Tag Archives: blogging

Blogaversary 2012

Twitter, Google Plus, Facebook, Flickr, 500px. pinterest on the horizon. All that’s missing is a partridge in a pear tree, and sometimes that appears to be there as well. The world of online communication and connection is pretty different that it was nine years ago, when I slapped a bunch of Python scripts onto a server running in a closet in my house. For all the other forms that have emerged, blogging still has a warm place in my heart. I’ve used this blog to host long (some might say too long) and short form content over the years. I never really mastered the short form content, so it was easy for that to migrate off into Twitter land. Some of the more personal stuff that I used to write has also gone to Twitter, or to a lesser degree Facebook, but there hasn’t been a lot of time for that, so most of it has gone by the wayside. What remains is the much longer form content. Unfortunately, firing up Ecto and writing a few dozen paragraphs doesn’t come easily, and getting over some of that inertia is what’s kept more content from appearing here.

Despite my initial misgivings, I like Google Plus. I like the ability to write short to medium content, as well as really nice picture support. I like how easy it is for conversations to start. I’m probably going to put a little more energy into being there. Will there be a 10th anniversary blog post in January 2013? I’m not sure. I’d like there to be, and I plan to keep on posting, but at the same time, there are only so many hours in a day.

Blogaversary 2011

I’m not that good at remembering my Blogaversary — it’s been two years since I remembered last. You can thank the OmniGroup’s wonderful OmniFocus for reminding me in time this year. Almost everything that I wrote describing my 6 year blogaversary is still true today. In fact, I’m doing more traveling than I was when I wrote that. In the past much of my travel has been for conferences, but last year, I did a lot of traveling for other meetings. I’m expecting that I’ll be at fewer conferences this year than last year. I’ve started using Simon Willison’s excellent Lanyrd to manage my conference tracking. My list for this year will give you some hints about some of the stuff that I am looking at. One thing that is difference since I’ve been at Disney is that I am seeing lots of interesting stuff, but much of it is covered by Non Disclosure Agreements. Needless to say, I don’t write about any of that.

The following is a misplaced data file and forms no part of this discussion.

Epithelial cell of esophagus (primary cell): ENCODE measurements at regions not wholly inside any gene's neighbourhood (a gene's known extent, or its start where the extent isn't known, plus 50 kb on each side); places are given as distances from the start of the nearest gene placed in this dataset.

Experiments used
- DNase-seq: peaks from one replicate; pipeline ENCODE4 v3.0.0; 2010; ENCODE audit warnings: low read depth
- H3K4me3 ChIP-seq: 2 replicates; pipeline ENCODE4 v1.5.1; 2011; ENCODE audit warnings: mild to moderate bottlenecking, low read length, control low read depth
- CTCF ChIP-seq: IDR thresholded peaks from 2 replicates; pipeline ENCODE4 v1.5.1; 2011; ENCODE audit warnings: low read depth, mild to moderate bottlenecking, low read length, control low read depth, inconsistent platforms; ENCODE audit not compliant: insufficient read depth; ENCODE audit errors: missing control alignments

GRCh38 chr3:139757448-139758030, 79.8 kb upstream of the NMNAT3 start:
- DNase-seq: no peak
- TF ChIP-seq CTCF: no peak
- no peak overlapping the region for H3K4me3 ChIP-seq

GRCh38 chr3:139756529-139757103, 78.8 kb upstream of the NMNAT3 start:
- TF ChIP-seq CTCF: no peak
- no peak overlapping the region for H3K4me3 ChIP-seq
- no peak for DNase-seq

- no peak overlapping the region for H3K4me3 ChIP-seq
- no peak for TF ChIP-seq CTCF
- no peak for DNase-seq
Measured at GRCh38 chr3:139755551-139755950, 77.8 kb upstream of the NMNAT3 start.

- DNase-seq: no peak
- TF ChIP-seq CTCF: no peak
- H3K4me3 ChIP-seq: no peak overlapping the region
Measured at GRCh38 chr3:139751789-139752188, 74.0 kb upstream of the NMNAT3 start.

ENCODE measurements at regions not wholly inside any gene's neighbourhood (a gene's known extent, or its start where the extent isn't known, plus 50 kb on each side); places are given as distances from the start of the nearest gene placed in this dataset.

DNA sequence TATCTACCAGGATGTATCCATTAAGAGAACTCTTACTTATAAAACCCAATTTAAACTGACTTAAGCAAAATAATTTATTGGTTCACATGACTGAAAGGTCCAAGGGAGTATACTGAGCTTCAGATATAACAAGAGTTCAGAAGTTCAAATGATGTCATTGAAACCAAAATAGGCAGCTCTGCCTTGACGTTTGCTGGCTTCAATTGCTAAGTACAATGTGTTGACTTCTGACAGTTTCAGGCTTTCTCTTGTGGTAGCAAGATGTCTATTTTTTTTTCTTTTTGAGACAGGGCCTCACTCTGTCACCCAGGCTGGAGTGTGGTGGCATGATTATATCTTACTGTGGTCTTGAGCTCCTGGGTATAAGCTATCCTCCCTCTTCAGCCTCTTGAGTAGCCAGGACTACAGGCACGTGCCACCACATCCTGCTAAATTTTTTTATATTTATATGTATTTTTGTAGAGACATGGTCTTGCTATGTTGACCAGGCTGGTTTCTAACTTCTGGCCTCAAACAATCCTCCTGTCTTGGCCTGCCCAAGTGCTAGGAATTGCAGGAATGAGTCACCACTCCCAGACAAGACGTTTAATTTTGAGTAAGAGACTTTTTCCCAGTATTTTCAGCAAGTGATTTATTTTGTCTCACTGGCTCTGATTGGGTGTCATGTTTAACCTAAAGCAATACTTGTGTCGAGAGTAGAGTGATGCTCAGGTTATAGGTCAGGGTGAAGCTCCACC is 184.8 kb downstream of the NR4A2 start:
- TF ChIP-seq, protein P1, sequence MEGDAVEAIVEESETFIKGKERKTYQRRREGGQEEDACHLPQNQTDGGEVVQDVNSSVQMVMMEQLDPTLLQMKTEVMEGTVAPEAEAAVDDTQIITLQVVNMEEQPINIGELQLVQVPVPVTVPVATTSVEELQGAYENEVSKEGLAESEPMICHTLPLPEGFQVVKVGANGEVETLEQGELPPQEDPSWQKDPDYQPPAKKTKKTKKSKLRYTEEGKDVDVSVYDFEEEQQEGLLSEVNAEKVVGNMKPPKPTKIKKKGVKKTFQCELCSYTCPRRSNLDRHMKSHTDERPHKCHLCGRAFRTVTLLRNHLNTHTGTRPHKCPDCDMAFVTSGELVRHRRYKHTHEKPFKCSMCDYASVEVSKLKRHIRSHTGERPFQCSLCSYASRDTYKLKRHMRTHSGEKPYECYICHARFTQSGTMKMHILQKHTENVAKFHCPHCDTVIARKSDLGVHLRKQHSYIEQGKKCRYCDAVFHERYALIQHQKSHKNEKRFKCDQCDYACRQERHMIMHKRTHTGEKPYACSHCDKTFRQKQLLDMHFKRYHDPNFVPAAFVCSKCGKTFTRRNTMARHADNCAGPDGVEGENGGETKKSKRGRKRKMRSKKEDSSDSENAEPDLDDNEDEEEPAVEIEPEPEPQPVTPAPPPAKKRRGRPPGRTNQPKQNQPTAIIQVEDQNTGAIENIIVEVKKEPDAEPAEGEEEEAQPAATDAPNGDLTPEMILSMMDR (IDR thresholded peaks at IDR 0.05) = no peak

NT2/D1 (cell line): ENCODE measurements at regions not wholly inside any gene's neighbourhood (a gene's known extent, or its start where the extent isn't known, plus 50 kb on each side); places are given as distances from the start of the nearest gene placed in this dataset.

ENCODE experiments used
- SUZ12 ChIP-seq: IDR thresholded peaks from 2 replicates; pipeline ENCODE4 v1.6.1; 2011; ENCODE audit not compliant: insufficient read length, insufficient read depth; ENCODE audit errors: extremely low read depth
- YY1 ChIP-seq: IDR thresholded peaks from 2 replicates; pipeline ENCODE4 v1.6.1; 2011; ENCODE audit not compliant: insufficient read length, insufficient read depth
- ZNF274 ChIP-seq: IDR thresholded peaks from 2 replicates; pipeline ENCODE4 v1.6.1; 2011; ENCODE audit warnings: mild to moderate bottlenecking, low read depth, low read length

Here’s to another year of blogging, tweeting, and whatever else is coming down the path.

Planets, planets, and more planets

Blog aggregators based on the planet software are a staple of open source projects these days. Nonetheless, there are little gotcha’s here and there.

Thom May and I have run the PlanetApache blog aggregator for Apache Software Foundation committers for some time now. It looks like that planet is finally going to move onto official ASF infrastructure where it belongs (in my opinion). If you want a preview, point your aggregator at planet.apache.org/committers. This planet is using Sam Ruby’s refactored planet code, which is known as Venus.

Over in Python land, there are two different and non-overlapping planets: http://planet.python.org/, and http://www.planetpython.org/, as a reader of both of these planets, I would love to see them consolidated so I could stop seeing the articles that are on both planets.

In any case, planets are a great way to get a sense of what is happening in the various communities. If your project doesn’t have one, you should think about starting one. If you have one, make sure it is working super smoothly.

Reflections on my sixth blogaversary

Today marks my sixth year of blogging. I’ve been doing this longer than I’ve worked at any single job, and in the fast moving technology business, six years seems like a long time to be doing anything. During this last year, I saw some very concrete benefits from all that effort. My blog, along with Twitter, was a major factor in helping me find a new job (I had several very good offers). After I arrived at Sun, I have periodically bumped into people (that I didn’t already know) who were readers. That has also been the case during my travels this year. I had the opportunity to attend some conferences that I have never attended before, and meet some readers that way as well.

My posting rate has decreased compared to the early years of the blog, when I was posting almost every day. I spent a lot of time travelling this year, much more than any other year. Travelling is really time consuming, so the amount of time for blogging has gone down. Some content that previously would have turned into a blog post is now going to Twitter instead. My kids are growing up fast, and they need more of my time, so there’s less time for blogging. And as the post before this one shows, I’ve been devoting a good portion of my remaining time to picture making.   

Last year I promised to be more active, and didn’t do so well. This year, I will try to have more technology content that is not trip related.

One thing that I have wanted to do is to have a photographic banner for the top of the blog. I’ve finally put one up there, and I’d be interested in people’s thoughts. It’s obviously not causing the level of angst that the original white on black WordPress theme caused.

Five years of blogging today

For several years now, I’ve missed my blogaversary, so I’m happy that I actually remembered this year. I’ve just finished my fifth year of blogging, although I slowed down a bit during 2007 for various reasons. The WordPress version of the blog only has 2007 on it, but the PyBlosxom version of my blog is still around (look in the sidebar for the link), and permalinks still work. As proof, here’s the very first post. I plan to be a little more active this year…

New blog theme winner – Gridlock K2